How to Remove Pet Stains From Furniture

Remove Pet Stains From Furniture
Remove Pet Stains From Furniture (Image: DRW & Associates Inc)

We love our pets and they love us. They are --- and there's no gentle way to say this --- animals. Each puppy or kitten that comes to our home has to learn the ground rules of living with people. There are dozens of events that can upset house training, from vitamin deficiencies and illness to a dirty cat pan or unaltered animal. Until our friends grow up and adapt, we'll have to clean up after them --- or their rowdy guests.

Things You'll Need

  • Paper towels and newspaper
  • Cotton rags
  • Spray bottle
  • Vinegar
  • Dish-washing liquid
  • Club Soda
  • Carpet cleaner solution or enzyme "digester"

Blot up the mess fast. Whether the stain is from urine, feces or vomit, your best chance to make it go away is to get to it fast. The enemy with urine (especially kitty's) is uric acid and the enzymes and bacteria that discolor fabric, wilt finishes and tell other animals that Fritz or Maggie was there. Vomit contains a high proportion of bile, an acidic compound that will leave a nasty yellow stain that gets worse the longer it sits on the sofa. Scrape up any solids with a spatula, going with the nap of the fabric to avoid rubbing any matter into the cloth and then carefully blot any liquids with soft rags or paper towels.

Spray and blot. Try water first. Spray some warm water around the spot and blot with a paper towel or cloth if the stain has dried. Spray and blot a few times, then add two parts white vinegar to one part water mix and spray and blot again. Urine contains a lot of ammonia and vinegar will dilute and neutralize the pungent chemical. Your dog or his friends will have trouble sniffing out his favorite place. If you can remove the cover from a pillow or take off a slip cover, dip the fabric and blot the stuffing until it smells like "salade nicoise" instead of your little beastie. Vinegar may also remove stains as it will break up fatty proteins that can stain fabric.

Clean wood with a dilute mixture of vinegar or lemon juice with water --- the acid will soak up the salts. Finish by rubbing the spot with a rag until the wood gets warm. Wax or clean with a little lemon oil and rub hard again to try to bring up the shine on the finish. If the fluids have been sitting on the wood long enough, the finish may need to be renewed with a bit of paint thinner and some varnish.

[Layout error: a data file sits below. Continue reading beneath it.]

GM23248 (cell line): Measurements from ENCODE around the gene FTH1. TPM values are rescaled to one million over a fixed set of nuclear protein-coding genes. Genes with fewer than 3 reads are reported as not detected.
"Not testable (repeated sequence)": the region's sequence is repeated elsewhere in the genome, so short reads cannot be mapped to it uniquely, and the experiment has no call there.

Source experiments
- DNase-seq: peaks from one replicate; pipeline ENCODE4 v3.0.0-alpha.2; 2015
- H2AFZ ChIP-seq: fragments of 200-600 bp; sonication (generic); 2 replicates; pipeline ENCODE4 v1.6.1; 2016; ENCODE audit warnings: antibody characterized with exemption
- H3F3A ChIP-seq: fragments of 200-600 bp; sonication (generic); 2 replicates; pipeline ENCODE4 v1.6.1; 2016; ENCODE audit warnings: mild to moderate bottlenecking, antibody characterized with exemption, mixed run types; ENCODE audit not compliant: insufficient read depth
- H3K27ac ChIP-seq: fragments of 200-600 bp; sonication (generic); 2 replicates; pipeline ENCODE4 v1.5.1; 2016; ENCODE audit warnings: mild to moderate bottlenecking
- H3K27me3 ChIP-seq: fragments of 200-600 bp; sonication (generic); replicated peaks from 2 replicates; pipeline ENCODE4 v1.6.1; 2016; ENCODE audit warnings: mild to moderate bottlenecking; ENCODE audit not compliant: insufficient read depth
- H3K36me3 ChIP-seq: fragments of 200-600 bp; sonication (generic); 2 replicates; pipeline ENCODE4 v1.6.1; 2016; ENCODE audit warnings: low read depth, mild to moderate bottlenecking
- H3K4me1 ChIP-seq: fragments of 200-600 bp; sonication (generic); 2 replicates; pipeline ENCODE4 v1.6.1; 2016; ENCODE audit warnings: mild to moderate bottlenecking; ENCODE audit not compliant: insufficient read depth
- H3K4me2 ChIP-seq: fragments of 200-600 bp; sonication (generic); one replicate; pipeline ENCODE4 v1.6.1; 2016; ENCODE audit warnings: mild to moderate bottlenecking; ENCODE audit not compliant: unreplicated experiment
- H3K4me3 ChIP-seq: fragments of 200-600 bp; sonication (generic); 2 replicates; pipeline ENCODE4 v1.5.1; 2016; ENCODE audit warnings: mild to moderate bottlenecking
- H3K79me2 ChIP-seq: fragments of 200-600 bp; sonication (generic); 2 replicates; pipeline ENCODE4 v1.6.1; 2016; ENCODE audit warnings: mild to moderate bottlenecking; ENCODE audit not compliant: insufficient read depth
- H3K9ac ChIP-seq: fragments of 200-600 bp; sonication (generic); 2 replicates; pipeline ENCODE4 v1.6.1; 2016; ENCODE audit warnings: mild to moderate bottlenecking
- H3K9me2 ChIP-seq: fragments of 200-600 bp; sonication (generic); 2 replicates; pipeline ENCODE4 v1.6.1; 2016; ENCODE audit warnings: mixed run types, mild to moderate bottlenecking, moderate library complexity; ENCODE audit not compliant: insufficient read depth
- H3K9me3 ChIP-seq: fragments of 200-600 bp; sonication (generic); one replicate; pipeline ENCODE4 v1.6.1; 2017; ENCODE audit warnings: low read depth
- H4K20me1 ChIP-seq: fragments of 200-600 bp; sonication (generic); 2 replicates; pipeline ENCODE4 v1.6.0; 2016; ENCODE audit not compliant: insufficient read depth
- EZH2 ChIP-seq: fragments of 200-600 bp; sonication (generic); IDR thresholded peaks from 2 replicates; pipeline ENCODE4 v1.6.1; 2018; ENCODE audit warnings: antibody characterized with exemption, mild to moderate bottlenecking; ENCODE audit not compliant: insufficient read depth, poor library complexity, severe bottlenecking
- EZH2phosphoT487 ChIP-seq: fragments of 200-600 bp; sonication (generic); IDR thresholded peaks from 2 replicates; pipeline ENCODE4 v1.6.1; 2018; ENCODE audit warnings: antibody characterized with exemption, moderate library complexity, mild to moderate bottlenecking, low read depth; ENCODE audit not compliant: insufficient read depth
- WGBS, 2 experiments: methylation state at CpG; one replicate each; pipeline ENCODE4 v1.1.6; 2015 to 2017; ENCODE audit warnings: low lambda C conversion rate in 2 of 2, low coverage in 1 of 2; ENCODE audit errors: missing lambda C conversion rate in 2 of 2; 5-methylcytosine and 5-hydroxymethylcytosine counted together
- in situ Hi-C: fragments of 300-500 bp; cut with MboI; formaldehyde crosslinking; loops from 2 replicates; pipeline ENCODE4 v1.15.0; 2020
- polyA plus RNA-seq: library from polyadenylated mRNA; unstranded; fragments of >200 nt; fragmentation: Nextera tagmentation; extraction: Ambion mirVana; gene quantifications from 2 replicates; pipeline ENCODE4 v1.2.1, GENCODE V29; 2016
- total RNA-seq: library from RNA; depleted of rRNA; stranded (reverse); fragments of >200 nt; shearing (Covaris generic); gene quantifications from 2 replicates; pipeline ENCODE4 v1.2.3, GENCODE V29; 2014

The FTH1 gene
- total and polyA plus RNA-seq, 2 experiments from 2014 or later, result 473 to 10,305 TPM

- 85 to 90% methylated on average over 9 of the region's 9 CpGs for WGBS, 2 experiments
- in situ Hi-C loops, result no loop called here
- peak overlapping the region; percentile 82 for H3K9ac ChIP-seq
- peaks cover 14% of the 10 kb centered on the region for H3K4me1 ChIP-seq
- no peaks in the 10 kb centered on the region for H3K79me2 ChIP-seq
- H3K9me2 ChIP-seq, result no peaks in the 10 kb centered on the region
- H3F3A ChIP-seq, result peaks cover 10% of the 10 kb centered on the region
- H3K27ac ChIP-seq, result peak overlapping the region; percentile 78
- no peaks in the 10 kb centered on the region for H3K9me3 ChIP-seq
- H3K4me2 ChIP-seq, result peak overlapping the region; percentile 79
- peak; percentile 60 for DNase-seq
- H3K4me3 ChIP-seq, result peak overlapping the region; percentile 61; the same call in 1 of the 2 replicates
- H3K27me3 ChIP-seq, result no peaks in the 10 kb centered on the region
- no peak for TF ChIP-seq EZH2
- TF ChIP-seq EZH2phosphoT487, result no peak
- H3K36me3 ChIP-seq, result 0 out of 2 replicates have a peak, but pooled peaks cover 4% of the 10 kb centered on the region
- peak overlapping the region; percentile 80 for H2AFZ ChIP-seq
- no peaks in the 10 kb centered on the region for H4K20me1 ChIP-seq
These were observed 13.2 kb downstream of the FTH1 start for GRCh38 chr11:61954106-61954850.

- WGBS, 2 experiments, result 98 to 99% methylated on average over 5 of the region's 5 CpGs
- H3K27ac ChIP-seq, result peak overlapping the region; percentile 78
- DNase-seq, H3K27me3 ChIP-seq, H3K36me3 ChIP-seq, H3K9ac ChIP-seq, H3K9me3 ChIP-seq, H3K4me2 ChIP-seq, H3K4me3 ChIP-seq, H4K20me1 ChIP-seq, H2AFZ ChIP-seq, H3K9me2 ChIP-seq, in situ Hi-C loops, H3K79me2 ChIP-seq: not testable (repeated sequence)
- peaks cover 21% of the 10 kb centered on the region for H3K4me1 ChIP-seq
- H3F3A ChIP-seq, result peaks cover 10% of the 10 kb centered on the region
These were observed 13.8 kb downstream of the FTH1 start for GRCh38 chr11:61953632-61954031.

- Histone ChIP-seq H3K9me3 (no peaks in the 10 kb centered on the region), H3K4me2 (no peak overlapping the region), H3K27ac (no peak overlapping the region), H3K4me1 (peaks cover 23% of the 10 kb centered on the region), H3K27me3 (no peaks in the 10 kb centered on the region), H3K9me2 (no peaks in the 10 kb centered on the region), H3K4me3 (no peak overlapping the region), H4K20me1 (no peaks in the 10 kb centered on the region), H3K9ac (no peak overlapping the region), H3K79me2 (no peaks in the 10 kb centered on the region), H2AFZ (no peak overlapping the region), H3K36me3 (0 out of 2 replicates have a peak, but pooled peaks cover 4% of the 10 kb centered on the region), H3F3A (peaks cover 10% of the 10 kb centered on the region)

Try a teaspoon of dish-washing or wool soap in a quart of warm water sprayed or sprinkled around a stain on fabric after neutralizing it with vinegar. Blot the soap solution up. If the blotting doesn't pick up the stain, spray some solution on and scrub lightly with a vegetable or hand brush, then let sit, covered with a towel, overnight. Next morning, blot up the solution and rinse with plain water. If the stain still sticks, try some club soda, the old standby to remove stains from silk ties. Sprinkle the soda around the edges of the stain and let it sit for about 20 minutes, then blot and rinse.

There are dozens of "enzyme" cleaners on the market and available from veterinarians that are basically soap and water --- many require overnight to as much as a 24-hour soak. Some carpet cleaners (Resolve is one) have pet formulas that can also be used on furniture fabric.

Tips & Warnings

  • The best way to avoid pet stains on furniture is to teach them to stay off the furniture. The next best way is to get them their own furniture. Try a 3-percent solution of hydrogen peroxide to lighten discolored furniture fabric but avoid any cleaners with bleach or "bleach alternative" in them --- they are too harsh. Spay or neuter your pets to cut down on the number of "accidents" they have and to make their indoor lives easier on everyone.
  • Avoid harsh detergents like laundry detergent or dishwasher detergent. They may contain alkali which will damage or stain furniture fabrics further. Dishwasher detergents may contain phosphates that are toxic and would be irritants to dogs, cats and humans.

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